Cambridge, UK ; New York : Cambridge University Press, 2010.
Book — x, 214 p. ; 24 cm.
1. Universal and specific rationalities--
2. The structure of values and convictions--
3. The dynamics of values and convictions--
4. The value-instrumental interface--
5. Formal rationality--
6. The formal-substantive interface-- Conclusions-- Appendix: Rationalities in a case before the congregation of the council.
(source: Nielsen Book Data)
In Rationalities in History the distinguished historian David d'Avray writes a new comparative history in the spirit of Max Weber. In a strikingly original reassessment of seminal Weberian ideas, d'Avray applies value rationality to the comparative history of religion and the philosophy of law. Integrating theories of rational choice, anthropological reflections on relativism, and the recent philosophy of rationality with Weber's conceptual framework, d'Avray seeks to disengage 'rationalisation' from its enduring association with Western 'modernity'. This mode of analysis is contextualised through the examples of Buddhism, Imperial China and sixteenth-century Catholicism - in the latter case building upon unpublished archival research. This ambitious synthesis of social theory and comparative history will engage social scientists and historians from advanced undergraduate level upwards, stimulating interdisciplinary discourse, and making a significant contribution to the methodology of history. D'Avray explores the potential of this new Weberian analysis further in his companion volume, Medieval Religious Rationalities. (source: Nielsen Book Data)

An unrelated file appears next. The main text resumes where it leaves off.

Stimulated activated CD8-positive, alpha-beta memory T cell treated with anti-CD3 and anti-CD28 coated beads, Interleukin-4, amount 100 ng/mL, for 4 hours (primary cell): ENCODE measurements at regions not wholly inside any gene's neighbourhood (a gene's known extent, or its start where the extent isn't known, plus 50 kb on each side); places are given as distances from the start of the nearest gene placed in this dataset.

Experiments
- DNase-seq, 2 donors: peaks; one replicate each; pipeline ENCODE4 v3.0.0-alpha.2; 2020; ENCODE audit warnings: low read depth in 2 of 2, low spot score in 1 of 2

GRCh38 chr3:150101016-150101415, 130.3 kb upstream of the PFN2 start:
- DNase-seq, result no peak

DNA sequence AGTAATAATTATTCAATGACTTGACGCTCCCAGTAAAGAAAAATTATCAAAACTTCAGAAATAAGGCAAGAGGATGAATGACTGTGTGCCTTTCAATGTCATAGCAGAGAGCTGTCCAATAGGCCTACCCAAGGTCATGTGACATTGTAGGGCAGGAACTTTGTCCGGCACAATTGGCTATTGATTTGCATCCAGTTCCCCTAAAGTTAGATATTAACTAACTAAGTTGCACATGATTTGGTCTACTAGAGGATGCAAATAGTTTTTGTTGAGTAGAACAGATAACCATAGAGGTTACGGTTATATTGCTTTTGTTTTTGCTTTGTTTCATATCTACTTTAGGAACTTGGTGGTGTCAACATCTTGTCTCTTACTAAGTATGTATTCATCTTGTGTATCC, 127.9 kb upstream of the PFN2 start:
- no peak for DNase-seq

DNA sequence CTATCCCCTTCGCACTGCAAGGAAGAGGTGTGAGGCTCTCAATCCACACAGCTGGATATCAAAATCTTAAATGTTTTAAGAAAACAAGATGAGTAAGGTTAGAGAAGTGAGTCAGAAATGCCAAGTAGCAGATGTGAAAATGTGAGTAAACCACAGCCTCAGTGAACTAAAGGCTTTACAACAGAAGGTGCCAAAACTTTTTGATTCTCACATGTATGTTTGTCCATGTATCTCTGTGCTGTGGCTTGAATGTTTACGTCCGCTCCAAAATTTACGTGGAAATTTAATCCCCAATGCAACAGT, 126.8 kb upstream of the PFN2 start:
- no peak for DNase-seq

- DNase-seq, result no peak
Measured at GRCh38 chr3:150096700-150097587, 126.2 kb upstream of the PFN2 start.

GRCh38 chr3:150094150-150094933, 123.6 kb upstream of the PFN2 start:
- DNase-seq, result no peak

Cambridge ; New York : Cambridge University Press, 2007.
Book — xxviii, 347 p.,  p. of plates : ill., maps ; 24 cm.
1. The sanctuary of Diana to the end of the republic--
2. The sanctuary in the Augustan age--
3. The sanctuary in the empire--
4. Diana: her name and appearance--
5. The grove, the goddess, and the history of early Latium--
6. The many faces of Diana-- Part II. Fugitives and Slaves, Kings and Greeks:
7. The necessary murderer--
8. 'We are fugitives'--
9. Virbius, Hippolytus and Egeria-- Part III. Healing and Ritual:
10. Diana the healer--
11. Ritual healing and the Maniae--
12. Conclusion: Diana and her worshippers.
(source: Nielsen Book Data)
The sanctuary dedicated to Diana at Aricia flourished from the Bronze age to the second century CE. From its archaic beginnings in the wooded crater beside the lake known as the 'mirror of Dianea' it grew into a grand Hellenistic-style complex that attracted crowds of pilgrims and the sick. Diana was also believed to confer power on leaders. This book examines the history of Diana's cult and healing sanctuary, which remained a significant and wealthy religious center for more than a thousand years. It sheds new light on Diana herself, on the use of rational as well as ritual healing in the sanctuary, on the subtle distinctions between Latin religious sensibility and the more austere Roman practice, and on the interpenetration of cult and politics in Latin and Roman history. (source: Nielsen Book Data)
The focus of this volume is the editio princeps of Papyrus Chester Beatty XVI: "The Apocryphon of Jannes and Jambres", composed in Greek, perhaps as early as the first century. Full commentary accompanies the edited text. An introductory section discusses the numerous references to the two magicians, who appear in Jewish, Christian and Pagan literature as Moses's crafty opponents at the time of Israel's exodus from Egypt. Their exploits are recounted in over half a dozen languages, from the Syriac east to the Latin west and from Egypt's deserts to King Alfred's court. The Apocryphon is placed in its Graeco-Roman context, but is also discussed as a backdrop for the Faust saga of European literature. (source: Nielsen Book Data)